Whatever option(s) you choose to explore, I hope you will be inspired to get (or keep) moving and lose the blahs.

Nadine

PS. If you or someone you know is suffering from a mental health challenge, visit our Mental Health Information Guide for resources you may find helpful.

Tales at Night – From Home

In the late 1960s and early 70s, my mother was “Sharon” as in CBC Whitehorse’s “Stories with Sharon”. She would read aloud in the studio and sometimes at public events, for kids and adults alike. Her voice was soothing, and expressive, friendly and joyful, and it turned out that not only the kids were tuning in to hear her read aloud. In fact, she always claimed that the long haul truckers were her biggest fans.

Being very much Sharon’s daughter, from my dark hair to my love of embellishing a family story, I have discovered for myself how much I enjoy not only listening to stories read aloud but being a reader to adults as well.

My point is: storytime is not just for kids! I think we all love the comfort, the closeness, and the joy of hearing a story read out loud. And the Winnipeg Public Library does too. In fact over the years, we’ve run storytimes for grownups in a number of our branches, and most recently, have run a super fun series called Tales at Night – Library Happy Hour out of the Good Will Social Club.

Of course library programming has changed somewhat over the past couple of months, and while we have had to put a pause on our Library Happy Hour series, we are thrilled to still be able to present to you Tales at Night – from home. Our “from home” version features some of the best stories from the past, read aloud by familiar voices like Ed from Millennium, Trevor and Tauni from Louis Riel, and yours truly. So far we’ve recorded some of your and our favourites by Roald Dahl, Ursula Le Guin, Dorothy Parker, David Sedaris, Miranda July, and of course, Ray Bradbury.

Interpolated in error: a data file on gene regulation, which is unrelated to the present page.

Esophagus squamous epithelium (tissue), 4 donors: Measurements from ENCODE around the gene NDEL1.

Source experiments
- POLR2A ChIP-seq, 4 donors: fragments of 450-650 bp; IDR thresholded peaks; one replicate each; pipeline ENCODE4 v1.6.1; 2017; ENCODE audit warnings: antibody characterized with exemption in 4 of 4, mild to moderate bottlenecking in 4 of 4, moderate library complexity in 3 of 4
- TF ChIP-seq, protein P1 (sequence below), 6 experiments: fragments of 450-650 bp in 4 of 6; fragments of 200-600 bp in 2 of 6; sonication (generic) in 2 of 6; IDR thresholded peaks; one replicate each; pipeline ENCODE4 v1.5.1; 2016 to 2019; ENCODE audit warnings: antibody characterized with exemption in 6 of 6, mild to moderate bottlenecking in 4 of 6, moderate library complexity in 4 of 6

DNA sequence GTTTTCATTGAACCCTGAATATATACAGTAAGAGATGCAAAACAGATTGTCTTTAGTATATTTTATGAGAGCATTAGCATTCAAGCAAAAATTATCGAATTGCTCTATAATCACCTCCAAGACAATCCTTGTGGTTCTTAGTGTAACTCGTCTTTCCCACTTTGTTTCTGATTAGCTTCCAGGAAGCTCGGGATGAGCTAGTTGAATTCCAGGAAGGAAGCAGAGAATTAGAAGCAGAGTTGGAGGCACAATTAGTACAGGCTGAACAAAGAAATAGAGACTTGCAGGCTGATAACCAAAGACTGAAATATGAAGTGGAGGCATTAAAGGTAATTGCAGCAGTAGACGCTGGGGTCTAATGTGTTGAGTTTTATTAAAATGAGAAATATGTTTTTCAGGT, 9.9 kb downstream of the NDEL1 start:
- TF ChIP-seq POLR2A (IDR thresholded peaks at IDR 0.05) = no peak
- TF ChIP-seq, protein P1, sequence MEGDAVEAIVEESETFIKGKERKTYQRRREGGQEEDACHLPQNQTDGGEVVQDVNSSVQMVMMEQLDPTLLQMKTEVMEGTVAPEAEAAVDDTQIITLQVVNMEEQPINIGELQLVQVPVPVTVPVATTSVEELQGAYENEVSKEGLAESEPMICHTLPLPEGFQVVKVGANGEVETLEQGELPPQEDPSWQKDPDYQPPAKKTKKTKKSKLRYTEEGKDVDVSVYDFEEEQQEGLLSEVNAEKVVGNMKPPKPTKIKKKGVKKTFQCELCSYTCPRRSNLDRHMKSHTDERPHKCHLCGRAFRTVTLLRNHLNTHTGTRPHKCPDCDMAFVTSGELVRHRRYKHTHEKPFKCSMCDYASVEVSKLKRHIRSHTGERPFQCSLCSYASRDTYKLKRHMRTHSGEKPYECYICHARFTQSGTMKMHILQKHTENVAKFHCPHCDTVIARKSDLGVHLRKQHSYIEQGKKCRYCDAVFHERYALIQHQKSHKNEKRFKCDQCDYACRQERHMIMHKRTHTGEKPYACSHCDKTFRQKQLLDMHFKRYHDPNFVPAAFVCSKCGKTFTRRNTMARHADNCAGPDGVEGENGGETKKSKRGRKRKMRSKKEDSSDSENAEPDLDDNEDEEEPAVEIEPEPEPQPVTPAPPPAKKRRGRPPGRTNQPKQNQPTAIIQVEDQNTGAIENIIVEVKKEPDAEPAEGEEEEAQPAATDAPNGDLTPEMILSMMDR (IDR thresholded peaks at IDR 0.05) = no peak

A new story is released every Wednesday, and all are accessible from our youtube page. You don’t need to commit to an entire evening of stories; we’ve recorded each one individually ranging from 5-20 minutes in length. Pick and choose what suits you right now! Like with our Library Happy Hour series, these stories are all intended for adult audiences and are not suitable for children.

We can’t wait to see you all again at the Good Will Social Club when we can once more gather for Tales at Night – Library Happy Hour, but until then, we hope you can tune in – from home!

Let us know what you think! Do you have any suggestions for future readings?

~ Kirsten

Sherlocks

In a recent episode of the “Time to Read” podcast, on The Hound of the Baskervilles, we couldn’t help but talk a little bit about the various actors who have portrayed the great detective on stage and screen over the past century.